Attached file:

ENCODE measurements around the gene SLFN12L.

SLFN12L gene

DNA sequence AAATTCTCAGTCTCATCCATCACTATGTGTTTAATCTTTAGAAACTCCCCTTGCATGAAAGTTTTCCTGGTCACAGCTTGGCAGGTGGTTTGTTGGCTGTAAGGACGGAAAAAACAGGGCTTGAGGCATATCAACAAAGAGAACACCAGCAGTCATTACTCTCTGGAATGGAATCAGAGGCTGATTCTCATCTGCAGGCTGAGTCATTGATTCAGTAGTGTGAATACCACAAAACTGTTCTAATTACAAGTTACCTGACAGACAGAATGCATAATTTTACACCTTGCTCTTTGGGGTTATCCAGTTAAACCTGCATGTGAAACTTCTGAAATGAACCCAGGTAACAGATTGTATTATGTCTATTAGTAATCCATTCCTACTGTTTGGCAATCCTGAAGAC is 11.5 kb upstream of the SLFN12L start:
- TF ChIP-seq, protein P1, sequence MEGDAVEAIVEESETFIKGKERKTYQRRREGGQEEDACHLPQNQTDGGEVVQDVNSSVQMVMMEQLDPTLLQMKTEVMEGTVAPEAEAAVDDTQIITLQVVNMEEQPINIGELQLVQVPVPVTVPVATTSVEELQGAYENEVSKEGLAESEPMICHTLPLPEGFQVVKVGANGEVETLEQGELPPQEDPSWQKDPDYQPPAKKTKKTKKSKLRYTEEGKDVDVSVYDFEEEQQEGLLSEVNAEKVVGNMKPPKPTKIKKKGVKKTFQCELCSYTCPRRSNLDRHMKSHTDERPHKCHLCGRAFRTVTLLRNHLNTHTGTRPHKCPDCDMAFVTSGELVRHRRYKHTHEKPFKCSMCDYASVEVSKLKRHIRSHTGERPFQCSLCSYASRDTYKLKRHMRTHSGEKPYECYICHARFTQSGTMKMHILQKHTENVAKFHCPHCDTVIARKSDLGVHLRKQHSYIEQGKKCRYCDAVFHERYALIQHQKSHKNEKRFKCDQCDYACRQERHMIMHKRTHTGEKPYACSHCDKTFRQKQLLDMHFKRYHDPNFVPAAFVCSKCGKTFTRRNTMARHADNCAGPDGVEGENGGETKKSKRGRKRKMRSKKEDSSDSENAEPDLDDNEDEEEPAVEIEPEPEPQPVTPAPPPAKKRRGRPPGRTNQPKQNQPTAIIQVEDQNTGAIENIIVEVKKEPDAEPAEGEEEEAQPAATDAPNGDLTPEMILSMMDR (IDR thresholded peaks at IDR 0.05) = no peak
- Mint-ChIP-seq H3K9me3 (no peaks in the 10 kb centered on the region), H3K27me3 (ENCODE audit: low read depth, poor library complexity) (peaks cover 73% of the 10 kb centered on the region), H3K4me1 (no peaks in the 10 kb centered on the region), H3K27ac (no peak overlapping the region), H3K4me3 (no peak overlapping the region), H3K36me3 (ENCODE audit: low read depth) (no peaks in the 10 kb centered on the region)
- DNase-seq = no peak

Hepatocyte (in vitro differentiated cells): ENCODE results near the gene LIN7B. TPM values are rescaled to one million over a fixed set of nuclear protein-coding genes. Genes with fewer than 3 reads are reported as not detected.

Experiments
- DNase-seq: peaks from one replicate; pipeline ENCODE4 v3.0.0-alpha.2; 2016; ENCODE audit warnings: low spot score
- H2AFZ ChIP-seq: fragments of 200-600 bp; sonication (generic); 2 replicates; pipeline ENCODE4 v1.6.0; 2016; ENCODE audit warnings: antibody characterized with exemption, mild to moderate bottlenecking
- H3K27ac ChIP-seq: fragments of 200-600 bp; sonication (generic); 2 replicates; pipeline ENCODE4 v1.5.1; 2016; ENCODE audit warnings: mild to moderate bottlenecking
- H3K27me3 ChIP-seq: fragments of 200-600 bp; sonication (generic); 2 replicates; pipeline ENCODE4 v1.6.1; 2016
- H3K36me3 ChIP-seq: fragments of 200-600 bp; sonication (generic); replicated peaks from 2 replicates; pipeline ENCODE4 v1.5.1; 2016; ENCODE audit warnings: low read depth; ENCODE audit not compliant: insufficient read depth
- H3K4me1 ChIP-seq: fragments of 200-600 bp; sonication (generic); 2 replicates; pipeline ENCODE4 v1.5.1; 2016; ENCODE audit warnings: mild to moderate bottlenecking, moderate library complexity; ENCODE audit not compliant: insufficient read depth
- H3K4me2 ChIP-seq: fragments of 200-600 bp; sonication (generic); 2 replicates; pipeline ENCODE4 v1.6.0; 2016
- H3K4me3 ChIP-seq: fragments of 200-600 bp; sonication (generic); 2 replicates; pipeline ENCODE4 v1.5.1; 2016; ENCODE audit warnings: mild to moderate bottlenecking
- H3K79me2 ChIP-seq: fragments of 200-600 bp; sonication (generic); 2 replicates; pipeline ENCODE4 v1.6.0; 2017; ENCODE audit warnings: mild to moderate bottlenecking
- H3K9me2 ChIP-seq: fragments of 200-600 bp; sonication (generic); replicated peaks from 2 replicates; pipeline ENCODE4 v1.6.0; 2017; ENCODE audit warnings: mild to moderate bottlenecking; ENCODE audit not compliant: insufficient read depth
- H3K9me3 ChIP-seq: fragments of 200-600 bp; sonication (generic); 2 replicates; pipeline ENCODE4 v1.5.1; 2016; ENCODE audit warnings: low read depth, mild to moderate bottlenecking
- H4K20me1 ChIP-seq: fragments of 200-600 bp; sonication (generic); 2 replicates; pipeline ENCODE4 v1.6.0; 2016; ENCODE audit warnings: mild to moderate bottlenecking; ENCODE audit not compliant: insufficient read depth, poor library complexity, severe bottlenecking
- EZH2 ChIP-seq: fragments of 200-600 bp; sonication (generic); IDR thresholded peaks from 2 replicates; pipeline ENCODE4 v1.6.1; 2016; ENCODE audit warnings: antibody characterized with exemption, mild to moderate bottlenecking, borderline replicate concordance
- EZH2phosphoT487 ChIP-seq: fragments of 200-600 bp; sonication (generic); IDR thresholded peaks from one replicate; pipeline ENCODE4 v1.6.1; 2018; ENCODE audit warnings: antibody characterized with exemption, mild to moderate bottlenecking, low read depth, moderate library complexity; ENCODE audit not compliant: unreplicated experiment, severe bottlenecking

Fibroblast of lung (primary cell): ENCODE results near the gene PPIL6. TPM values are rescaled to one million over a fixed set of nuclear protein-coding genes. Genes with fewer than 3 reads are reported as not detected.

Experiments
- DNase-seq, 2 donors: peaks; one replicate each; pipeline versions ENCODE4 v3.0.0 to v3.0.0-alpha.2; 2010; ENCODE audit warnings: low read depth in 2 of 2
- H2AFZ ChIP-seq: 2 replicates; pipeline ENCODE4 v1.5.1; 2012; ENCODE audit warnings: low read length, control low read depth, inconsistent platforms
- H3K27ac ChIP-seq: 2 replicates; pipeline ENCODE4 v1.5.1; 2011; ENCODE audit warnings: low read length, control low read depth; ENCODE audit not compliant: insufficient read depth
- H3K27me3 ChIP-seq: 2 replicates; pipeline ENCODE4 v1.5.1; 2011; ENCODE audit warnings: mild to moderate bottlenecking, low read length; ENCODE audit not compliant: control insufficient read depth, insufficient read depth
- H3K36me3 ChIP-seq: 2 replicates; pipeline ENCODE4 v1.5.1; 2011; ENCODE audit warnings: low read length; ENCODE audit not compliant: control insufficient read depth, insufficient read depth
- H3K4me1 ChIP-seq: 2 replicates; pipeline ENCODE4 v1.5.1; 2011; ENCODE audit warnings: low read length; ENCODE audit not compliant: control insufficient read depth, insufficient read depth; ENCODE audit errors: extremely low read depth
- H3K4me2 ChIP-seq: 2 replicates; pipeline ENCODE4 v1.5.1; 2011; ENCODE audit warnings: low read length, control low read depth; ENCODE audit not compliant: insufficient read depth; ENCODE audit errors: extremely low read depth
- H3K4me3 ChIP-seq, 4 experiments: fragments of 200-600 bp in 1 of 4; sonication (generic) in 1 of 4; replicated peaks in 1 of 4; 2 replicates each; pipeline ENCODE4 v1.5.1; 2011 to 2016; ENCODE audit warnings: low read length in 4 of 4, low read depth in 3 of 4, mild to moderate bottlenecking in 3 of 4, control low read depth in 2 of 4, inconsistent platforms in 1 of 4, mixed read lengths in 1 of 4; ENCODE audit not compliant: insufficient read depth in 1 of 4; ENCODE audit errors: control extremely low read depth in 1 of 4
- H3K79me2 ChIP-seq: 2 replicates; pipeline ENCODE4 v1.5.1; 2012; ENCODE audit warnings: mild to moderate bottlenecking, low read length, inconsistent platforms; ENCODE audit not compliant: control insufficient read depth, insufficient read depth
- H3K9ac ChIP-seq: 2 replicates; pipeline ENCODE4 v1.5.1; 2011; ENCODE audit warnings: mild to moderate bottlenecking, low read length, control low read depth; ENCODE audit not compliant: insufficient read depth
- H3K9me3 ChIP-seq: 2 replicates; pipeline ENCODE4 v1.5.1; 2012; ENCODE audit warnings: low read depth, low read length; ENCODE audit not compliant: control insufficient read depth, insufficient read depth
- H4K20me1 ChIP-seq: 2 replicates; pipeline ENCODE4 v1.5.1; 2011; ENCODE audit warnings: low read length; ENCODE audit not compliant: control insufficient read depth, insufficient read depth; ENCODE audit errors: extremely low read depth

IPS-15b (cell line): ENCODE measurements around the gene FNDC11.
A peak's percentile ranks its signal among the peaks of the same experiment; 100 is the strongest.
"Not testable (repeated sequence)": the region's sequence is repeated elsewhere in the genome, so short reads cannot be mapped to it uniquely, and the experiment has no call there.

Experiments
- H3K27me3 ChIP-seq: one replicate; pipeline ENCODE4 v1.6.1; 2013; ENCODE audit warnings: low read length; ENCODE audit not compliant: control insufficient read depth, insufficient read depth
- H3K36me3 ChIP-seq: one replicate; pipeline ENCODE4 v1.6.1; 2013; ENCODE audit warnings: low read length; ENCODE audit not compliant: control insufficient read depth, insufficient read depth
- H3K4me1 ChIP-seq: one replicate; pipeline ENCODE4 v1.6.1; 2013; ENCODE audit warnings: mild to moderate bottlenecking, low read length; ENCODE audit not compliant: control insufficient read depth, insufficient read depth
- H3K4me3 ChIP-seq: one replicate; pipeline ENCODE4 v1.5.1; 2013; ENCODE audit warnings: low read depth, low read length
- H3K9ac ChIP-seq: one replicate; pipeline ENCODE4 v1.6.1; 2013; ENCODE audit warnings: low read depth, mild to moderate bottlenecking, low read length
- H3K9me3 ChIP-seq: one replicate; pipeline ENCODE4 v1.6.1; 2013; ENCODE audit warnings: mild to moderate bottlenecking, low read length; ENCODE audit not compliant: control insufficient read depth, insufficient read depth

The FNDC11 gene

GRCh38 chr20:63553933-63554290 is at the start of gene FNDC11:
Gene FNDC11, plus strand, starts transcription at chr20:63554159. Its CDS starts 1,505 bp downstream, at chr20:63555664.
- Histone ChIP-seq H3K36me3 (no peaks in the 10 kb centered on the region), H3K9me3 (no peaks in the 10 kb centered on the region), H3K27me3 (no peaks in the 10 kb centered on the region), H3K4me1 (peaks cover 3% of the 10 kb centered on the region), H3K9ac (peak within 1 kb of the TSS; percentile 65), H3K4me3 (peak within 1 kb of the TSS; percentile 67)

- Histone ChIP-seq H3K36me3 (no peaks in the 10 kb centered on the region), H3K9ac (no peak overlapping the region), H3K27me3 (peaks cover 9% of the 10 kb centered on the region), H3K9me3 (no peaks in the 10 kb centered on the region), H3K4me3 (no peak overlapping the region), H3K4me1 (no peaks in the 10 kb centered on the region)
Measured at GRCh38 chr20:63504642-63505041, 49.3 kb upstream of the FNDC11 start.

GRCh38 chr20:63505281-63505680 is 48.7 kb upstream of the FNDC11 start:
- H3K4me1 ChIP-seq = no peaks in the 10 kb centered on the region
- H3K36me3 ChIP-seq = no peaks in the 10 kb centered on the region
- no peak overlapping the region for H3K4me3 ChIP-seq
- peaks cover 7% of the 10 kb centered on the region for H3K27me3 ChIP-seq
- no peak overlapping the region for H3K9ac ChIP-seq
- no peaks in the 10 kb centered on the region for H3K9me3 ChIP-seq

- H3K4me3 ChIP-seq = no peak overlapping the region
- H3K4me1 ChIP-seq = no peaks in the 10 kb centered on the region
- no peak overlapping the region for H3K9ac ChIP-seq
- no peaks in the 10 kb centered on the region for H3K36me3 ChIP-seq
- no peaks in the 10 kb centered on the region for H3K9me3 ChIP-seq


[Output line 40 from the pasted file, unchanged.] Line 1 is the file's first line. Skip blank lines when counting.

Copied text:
Experiments